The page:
21. 21. SHAREHOLDERS AGREEMENT• This is a legal area and is fraught with difficulty as the laws of countries differ, particularly on the enforceability of heads of or shareholder agreements.• For some legal reasons it may be called a Memorandum of Understanding. It is done in parallel with other activities in forming a JV.• Some of the issues in a shareholders agreement are: – Valuation of intellectual rights, say, the valuations of the IPR of one partner and,say, the real estate of the other – the control of the Company either by the number of Directors or its "funding" – The number of directors and the rights of the founders to their appoint Directors which shows as to whether a shareholder dominates or shares equality. – management decisions - whether the board manages or a founder – transferability of shares - assignment rights of the founders to other members of the company – dividend policy - percentage of profits to be declared when there is profit
  23. 23. CASE STUDY
  24. 24. Shanghai BOC (SBOC)• Established in 1988• Between Wusong Chemical and British Oxygen Company (BOC)• Production of industrial gases• In 1995 – net profit 5% – turnover growth 8.4%
  25. 25. • SBOC (continued)• Organization structure – a board with 8 rep (half-half), one foreign and one local general manager.• Skills – seek good employees with good training• Successful factors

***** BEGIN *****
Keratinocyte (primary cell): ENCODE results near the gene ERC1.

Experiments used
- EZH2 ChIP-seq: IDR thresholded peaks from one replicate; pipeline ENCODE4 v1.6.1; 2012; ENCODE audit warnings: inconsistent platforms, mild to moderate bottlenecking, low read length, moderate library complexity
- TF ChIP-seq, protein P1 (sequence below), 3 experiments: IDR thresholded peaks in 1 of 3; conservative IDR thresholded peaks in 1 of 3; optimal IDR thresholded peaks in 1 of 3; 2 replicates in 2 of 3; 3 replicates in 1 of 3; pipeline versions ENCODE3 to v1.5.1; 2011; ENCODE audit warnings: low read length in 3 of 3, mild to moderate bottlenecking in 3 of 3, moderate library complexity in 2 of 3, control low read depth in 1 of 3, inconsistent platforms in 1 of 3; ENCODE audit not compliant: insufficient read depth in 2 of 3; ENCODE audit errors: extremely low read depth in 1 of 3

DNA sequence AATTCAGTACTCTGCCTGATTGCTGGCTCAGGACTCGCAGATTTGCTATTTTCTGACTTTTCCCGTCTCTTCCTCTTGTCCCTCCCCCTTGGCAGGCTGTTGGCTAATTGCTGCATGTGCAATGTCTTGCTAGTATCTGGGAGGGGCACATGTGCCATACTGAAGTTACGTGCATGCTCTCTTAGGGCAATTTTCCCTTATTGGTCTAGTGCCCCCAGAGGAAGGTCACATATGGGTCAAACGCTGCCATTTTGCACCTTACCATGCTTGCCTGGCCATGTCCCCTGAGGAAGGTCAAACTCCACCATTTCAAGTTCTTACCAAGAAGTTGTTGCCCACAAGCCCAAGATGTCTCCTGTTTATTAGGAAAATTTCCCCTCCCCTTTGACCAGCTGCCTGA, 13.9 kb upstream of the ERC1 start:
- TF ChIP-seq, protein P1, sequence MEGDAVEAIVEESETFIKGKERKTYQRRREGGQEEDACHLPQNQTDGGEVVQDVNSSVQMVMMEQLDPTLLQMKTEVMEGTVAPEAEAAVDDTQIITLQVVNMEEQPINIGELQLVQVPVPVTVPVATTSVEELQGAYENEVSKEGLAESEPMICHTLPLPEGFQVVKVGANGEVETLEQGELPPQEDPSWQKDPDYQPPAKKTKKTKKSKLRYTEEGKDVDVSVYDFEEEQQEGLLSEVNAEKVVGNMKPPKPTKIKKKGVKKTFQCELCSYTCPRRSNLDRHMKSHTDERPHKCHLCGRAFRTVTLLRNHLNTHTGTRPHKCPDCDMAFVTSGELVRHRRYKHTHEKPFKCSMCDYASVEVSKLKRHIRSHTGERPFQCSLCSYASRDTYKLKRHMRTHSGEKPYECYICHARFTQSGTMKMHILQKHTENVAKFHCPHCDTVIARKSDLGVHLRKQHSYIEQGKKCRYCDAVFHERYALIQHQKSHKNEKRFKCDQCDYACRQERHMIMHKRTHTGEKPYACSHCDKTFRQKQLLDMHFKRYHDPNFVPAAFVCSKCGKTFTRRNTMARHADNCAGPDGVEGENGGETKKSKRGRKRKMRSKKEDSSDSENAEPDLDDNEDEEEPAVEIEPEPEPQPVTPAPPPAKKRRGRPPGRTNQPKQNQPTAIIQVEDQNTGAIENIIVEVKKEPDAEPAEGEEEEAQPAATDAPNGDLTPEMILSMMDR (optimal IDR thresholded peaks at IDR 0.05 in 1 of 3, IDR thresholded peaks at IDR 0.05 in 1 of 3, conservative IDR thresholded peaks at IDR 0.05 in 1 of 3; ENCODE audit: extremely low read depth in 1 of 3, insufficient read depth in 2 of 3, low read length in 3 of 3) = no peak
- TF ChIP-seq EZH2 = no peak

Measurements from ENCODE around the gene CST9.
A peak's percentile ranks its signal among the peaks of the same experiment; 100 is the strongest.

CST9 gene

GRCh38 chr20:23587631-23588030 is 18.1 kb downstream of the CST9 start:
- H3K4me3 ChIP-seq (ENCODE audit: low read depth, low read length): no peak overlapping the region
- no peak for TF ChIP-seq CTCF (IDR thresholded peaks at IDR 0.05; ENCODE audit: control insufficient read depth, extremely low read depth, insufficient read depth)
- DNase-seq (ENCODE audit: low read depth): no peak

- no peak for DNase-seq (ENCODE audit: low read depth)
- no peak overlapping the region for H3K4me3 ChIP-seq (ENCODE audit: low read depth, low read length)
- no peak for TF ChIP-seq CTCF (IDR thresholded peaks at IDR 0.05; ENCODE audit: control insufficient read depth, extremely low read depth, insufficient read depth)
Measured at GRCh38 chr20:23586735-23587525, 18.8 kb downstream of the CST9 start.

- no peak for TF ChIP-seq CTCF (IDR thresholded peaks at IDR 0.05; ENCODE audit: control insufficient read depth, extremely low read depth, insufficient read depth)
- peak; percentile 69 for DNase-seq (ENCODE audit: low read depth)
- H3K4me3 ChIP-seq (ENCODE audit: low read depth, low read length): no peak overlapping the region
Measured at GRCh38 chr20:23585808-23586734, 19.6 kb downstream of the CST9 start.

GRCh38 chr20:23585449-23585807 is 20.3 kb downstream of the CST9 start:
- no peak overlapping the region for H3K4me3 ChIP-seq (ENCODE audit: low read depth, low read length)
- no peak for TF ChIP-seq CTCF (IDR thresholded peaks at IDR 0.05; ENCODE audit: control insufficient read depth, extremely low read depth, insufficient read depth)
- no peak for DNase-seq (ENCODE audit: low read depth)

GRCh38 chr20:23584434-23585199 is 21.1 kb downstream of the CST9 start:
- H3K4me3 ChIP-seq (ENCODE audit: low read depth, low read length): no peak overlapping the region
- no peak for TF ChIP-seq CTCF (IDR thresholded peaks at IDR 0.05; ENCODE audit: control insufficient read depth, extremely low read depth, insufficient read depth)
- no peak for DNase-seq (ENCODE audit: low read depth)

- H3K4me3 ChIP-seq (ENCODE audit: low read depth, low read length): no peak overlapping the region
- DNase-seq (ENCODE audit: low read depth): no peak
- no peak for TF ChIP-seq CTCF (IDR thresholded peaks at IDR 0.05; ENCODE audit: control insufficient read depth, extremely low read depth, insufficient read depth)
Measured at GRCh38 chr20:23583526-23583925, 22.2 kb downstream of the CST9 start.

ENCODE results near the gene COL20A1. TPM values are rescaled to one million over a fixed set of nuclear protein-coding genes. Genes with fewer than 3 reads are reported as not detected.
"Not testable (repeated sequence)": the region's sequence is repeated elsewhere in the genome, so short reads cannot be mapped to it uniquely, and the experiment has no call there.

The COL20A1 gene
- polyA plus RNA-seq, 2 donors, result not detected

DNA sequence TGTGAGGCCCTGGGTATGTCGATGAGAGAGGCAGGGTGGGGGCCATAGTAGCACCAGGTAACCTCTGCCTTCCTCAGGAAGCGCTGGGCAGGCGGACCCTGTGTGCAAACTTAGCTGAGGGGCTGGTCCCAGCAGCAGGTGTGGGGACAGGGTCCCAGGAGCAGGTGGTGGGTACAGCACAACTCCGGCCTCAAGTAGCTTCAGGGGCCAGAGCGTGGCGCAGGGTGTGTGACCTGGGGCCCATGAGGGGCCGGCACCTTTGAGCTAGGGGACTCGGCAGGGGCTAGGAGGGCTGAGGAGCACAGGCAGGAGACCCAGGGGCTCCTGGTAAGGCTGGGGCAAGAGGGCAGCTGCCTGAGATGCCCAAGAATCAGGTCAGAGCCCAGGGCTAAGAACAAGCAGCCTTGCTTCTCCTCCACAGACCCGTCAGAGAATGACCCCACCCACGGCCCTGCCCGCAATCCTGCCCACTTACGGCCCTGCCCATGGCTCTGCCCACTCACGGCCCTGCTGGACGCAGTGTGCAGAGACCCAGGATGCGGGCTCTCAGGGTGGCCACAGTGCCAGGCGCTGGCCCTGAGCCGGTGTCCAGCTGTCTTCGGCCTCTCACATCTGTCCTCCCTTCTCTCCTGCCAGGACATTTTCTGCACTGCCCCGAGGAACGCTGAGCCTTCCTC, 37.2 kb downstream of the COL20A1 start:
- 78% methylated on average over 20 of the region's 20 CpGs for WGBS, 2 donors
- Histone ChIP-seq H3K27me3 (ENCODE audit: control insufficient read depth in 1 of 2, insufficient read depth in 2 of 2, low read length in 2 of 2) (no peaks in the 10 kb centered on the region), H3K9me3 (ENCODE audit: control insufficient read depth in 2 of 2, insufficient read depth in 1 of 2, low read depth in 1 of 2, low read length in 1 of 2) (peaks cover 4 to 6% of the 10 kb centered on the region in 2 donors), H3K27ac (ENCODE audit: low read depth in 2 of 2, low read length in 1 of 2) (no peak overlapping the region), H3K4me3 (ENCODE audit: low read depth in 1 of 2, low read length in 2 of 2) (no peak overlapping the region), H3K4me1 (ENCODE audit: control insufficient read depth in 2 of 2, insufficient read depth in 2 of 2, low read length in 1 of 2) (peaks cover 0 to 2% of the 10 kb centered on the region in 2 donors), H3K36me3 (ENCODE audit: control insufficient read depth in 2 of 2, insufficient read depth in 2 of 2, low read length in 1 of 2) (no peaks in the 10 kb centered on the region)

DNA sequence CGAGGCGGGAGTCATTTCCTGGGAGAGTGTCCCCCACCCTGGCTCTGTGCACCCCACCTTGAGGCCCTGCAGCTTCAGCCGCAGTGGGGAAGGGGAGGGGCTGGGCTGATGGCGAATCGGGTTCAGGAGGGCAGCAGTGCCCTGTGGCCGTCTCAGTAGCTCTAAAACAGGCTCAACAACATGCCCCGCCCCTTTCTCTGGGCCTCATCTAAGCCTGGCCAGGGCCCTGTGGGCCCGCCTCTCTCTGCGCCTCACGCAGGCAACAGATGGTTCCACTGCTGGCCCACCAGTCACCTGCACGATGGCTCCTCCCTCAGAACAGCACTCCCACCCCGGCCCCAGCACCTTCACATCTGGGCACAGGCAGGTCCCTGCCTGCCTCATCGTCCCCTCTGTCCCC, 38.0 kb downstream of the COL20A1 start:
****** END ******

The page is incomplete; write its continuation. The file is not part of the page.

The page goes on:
26. 26. • Planning for future growth – not able to meet 8 year payback but patience – one half of the revenue used for R & D – Raise additional capital of $30 million bank loan to build gas processors at the customer’s cites as marketing strategy• Learning from the foreign partner – able to learn new technology and practices – focus on quality of product – decisions are based on consensus and consultation
  27. 27. Problems• Increasing need for capital -thread for wholly-owned subsidiary from BOC• FX imbalance low foreign earnings due to low volume of exports• Sourcing and retaining staff – below market salary• Cultural differences – - expatriate cannot speak Chinese
  28. 28. Successful factors for Joint Venture• Partner selection• Additional financing flexibility• Modern management practices• Technology transfer• Location - labor, materials, transportation
  29. 29. • Sony-Ericsson is a joint venture by the Japanese consumer electronics company Sony Corporation and the Swedish telecommunications company Ericsson to make mobile phones. The stated reason for this venture is to combine Sonys consumer electronics expertise with Ericssons technological leadership in the communications sector. Both companies have stopped making their own mobile phones.• Virgin Mobile India Limited is a cellular telephone service provider company which is a joint venture between Tata Tele service and Richard Bransons Service Group. Currently, the company uses Tatas CDMA network to offer its services under the brand name Virgin Mobile, and it has also started GSM services in some states.
  30. 30. Not so successful cross border ventures.• Mahindra-Renault joint venture• In a joint venture between the two companies, 51 per cent of the stake is held by Mahindra and Mahindra while the rest of 49 per cent is being held by French car maker Renault. But their first car Logan was a failure because of technical reasons as well as stiff competition from other makers. So this is the example of a not so successful joint venture